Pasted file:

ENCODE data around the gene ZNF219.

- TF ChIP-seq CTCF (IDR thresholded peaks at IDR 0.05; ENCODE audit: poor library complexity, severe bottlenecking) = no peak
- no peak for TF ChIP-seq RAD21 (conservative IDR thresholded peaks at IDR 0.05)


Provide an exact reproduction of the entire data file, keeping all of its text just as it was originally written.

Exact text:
ENCODE data around the gene ZNF219.

- TF ChIP-seq CTCF (IDR thresholded peaks at IDR 0.05; ENCODE audit: poor library complexity, severe bottlenecking) = no peak
- no peak for TF ChIP-seq RAD21 (conservative IDR thresholded peaks at IDR 0.05)